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I was reading In JavaScript, what is the advantage of !function(){}() over (function () {})()? then it hit me, why use :

(function(){})() or !function(){}() instead of just function(){}()?

Is there any specific reason?

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possible duplicate of Why are parenthesis used to wrap a javascript function call? –  一二三 Sep 29 '11 at 10:11

3 Answers 3

up vote 2 down vote accepted

It depends on where you write this. function(){}() by itself will generate a syntax error as it is evaluated as function declaration and those need names.

By using parenthesis or the not operator, you enforce it to be interpreted as function expression, which don't need names.

In case where it would be treated as expression anyway, you can omit the parenthesis or the operator.

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I guess you are asking why use:

var fn = (function(){}());

versus:

var fn = function(){}();

The simple answer for me is that often the function on the RHS is long and it's not until I get to the bottom and see the closing () that I realise I've been reading a function expression and not a function assignment.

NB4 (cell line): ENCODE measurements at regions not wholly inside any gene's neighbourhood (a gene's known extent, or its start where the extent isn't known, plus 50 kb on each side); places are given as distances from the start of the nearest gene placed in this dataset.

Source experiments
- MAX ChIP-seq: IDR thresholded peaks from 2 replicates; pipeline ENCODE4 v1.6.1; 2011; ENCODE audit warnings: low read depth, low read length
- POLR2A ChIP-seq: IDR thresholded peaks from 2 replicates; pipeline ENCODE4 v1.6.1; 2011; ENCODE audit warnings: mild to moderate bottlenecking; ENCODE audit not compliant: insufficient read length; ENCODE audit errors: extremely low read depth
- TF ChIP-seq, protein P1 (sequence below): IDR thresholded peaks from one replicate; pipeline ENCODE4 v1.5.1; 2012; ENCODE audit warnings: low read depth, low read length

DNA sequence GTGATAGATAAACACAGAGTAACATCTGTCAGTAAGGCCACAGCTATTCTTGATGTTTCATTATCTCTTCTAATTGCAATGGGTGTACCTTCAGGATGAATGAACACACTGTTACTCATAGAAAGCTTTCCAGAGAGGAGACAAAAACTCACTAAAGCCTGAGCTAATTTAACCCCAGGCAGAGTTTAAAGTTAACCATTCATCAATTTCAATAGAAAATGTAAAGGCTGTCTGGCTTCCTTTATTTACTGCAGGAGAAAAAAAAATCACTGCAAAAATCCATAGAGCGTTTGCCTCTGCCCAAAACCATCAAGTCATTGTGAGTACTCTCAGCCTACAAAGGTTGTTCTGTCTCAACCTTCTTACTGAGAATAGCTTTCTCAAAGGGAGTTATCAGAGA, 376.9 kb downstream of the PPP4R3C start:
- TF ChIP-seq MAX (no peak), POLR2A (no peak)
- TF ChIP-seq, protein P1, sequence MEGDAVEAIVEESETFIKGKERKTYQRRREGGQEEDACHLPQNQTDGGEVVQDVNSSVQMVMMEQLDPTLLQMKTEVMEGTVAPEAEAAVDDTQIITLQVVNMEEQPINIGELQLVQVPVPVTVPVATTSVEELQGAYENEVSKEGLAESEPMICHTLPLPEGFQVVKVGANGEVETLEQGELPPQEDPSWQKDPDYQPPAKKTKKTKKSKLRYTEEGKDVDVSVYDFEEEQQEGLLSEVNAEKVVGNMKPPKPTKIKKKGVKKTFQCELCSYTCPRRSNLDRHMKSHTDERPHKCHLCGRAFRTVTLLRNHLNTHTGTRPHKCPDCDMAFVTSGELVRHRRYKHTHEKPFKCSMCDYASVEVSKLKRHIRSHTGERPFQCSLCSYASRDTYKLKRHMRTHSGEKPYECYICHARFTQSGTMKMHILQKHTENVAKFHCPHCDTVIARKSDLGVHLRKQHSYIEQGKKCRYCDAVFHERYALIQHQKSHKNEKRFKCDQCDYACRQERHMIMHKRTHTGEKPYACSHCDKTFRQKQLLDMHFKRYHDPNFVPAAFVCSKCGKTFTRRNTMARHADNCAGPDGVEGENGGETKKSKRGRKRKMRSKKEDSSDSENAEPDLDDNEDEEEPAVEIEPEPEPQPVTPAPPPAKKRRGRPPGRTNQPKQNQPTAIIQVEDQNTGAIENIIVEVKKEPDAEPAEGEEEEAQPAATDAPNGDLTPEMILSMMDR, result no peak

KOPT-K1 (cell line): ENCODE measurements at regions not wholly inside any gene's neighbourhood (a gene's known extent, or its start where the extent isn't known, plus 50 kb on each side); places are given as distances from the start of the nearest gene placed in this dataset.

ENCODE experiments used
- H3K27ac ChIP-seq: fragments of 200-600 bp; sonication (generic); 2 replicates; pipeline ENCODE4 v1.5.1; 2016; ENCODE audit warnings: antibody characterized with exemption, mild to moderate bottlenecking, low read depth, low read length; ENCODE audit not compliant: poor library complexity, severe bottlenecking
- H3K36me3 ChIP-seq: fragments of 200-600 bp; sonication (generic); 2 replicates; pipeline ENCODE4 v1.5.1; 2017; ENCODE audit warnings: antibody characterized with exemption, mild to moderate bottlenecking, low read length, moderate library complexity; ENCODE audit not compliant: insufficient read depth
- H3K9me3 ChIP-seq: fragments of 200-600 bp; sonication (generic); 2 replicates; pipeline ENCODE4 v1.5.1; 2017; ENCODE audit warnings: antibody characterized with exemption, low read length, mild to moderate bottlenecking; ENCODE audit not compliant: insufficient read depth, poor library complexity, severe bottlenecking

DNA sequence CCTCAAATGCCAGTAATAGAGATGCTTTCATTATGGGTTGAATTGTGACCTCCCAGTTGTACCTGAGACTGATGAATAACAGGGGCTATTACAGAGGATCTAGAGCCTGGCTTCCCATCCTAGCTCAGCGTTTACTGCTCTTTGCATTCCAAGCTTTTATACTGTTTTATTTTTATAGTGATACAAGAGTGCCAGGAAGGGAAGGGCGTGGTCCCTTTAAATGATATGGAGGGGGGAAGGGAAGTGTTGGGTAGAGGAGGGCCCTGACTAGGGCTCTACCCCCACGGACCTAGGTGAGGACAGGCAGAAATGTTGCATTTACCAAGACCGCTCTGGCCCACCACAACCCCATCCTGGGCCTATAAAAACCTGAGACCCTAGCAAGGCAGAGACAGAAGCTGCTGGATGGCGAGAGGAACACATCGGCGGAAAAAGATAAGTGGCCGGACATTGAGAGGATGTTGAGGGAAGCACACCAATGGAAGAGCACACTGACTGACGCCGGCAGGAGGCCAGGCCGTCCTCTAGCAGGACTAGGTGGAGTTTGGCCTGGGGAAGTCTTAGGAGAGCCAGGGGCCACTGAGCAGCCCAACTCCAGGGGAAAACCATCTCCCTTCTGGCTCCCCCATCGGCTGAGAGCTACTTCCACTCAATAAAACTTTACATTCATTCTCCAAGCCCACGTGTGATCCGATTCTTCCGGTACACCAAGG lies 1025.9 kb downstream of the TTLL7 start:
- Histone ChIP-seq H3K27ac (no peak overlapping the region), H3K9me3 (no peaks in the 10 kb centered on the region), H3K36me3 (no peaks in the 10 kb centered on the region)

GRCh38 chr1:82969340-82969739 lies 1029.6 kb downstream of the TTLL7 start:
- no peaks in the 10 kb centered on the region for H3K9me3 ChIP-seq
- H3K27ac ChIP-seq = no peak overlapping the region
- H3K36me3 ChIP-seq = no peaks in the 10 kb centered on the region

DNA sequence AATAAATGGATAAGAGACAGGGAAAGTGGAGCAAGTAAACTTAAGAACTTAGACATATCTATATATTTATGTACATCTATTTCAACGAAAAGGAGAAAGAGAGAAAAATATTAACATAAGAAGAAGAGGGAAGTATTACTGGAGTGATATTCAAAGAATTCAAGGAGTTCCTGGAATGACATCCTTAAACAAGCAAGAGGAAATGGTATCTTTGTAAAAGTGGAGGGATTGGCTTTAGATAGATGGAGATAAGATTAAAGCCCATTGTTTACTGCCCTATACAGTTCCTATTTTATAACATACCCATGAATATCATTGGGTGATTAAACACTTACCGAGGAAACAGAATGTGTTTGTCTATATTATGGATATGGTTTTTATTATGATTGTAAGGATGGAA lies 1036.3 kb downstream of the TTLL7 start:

A full explanation is in Peter Michaux's An Important Pair of Parens.

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A slight variation on RobG's answer.

Many scripts encompass the entire program in one function to ensure proper scoping. This function is then immediately run using the double parentheses at the end. However, this is slightly different then programs which define a function that can be used in the page but not run initially.

The only difference between these two scenarios is the last two characters (the addition of the double parentheses). Since these could be very long programs, the initial parenthesis is there to indicate that "this will be run immediately."

Is it necessary for the program to run? No. Is it helpful for someone looking at the code and trying to understand it? Yes.

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